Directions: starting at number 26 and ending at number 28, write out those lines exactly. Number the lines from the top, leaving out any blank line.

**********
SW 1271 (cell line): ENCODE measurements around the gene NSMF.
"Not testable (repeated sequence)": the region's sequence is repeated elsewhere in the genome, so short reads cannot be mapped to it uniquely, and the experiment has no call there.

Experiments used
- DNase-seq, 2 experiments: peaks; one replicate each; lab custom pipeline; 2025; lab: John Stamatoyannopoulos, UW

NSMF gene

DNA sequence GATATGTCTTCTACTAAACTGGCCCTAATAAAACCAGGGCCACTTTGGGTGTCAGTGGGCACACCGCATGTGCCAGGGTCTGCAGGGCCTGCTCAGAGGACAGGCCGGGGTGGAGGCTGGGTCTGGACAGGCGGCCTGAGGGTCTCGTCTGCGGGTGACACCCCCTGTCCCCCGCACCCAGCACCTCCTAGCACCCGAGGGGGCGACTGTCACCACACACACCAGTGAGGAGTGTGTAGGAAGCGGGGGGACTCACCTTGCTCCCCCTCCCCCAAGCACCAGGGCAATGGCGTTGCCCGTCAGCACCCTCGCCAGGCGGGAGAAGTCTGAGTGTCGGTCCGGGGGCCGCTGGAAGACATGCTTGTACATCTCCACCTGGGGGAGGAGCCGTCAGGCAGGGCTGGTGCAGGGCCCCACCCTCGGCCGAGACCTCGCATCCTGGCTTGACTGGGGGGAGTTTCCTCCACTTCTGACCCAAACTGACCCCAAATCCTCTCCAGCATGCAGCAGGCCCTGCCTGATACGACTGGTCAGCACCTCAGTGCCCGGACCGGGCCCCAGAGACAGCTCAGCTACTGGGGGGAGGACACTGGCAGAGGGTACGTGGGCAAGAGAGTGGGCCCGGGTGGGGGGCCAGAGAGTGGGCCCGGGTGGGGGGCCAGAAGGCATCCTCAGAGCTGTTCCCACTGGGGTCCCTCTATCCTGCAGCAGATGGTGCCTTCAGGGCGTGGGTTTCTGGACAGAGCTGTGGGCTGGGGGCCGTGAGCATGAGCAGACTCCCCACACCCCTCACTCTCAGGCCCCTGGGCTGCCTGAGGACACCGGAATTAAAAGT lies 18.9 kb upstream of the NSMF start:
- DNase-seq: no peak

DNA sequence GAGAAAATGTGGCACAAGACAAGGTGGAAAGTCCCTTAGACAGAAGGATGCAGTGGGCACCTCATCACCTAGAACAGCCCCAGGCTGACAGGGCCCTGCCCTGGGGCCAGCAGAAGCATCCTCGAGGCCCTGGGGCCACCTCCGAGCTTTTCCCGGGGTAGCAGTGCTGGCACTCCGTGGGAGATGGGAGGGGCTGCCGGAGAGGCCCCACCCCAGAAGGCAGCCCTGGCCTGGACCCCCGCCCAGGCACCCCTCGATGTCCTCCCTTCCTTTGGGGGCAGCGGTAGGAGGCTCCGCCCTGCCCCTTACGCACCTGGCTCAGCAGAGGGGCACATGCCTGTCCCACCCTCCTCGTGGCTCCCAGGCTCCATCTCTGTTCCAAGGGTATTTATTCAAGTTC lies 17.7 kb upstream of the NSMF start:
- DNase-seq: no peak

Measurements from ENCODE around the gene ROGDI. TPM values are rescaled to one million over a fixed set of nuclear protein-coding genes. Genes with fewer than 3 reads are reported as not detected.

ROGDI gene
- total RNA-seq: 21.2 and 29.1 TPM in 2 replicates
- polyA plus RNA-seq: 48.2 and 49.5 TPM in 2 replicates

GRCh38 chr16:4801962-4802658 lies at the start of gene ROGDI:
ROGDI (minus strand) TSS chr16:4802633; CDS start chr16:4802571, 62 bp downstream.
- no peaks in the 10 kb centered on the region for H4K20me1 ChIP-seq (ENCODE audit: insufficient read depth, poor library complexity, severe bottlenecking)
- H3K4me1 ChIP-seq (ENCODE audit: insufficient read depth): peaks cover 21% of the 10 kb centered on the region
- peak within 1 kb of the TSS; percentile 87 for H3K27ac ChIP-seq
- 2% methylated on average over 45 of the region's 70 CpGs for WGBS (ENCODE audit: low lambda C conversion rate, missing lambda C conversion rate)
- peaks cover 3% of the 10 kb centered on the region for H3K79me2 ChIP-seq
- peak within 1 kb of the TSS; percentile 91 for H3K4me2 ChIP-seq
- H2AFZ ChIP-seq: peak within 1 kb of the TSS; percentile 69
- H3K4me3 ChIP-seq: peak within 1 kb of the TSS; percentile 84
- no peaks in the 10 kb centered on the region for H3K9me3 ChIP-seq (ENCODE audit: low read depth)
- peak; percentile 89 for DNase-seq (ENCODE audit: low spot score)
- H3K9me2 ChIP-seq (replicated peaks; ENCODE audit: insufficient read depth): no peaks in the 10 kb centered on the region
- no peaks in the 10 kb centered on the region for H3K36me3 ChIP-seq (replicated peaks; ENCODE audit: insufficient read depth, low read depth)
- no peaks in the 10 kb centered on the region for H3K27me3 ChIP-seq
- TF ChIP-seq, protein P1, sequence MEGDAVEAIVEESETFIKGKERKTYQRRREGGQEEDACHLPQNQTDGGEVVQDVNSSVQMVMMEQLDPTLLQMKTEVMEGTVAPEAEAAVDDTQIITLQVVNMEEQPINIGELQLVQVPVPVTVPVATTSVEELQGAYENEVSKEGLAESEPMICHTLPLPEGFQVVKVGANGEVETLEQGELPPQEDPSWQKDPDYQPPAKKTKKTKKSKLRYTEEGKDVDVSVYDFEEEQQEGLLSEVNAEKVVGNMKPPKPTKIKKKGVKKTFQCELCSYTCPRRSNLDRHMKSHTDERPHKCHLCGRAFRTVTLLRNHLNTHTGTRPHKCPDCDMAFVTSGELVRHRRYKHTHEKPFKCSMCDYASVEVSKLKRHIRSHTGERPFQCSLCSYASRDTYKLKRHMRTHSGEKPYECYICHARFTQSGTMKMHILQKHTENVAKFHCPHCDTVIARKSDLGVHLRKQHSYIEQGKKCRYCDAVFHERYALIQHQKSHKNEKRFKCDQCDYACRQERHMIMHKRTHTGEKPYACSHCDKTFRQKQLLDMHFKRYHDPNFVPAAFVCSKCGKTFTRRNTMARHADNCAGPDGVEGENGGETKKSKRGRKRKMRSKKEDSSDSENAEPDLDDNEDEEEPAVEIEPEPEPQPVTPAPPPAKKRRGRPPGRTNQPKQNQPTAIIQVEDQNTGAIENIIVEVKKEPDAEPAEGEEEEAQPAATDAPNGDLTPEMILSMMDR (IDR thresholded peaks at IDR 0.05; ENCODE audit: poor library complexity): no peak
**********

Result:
- H3K9me2 ChIP-seq (replicated peaks; ENCODE audit: insufficient read depth): no peaks in the 10 kb centered on the region
- no peaks in the 10 kb centered on the region for H3K36me3 ChIP-seq (replicated peaks; ENCODE audit: insufficient read depth, low read depth)
- no peaks in the 10 kb centered on the region for H3K27me3 ChIP-seq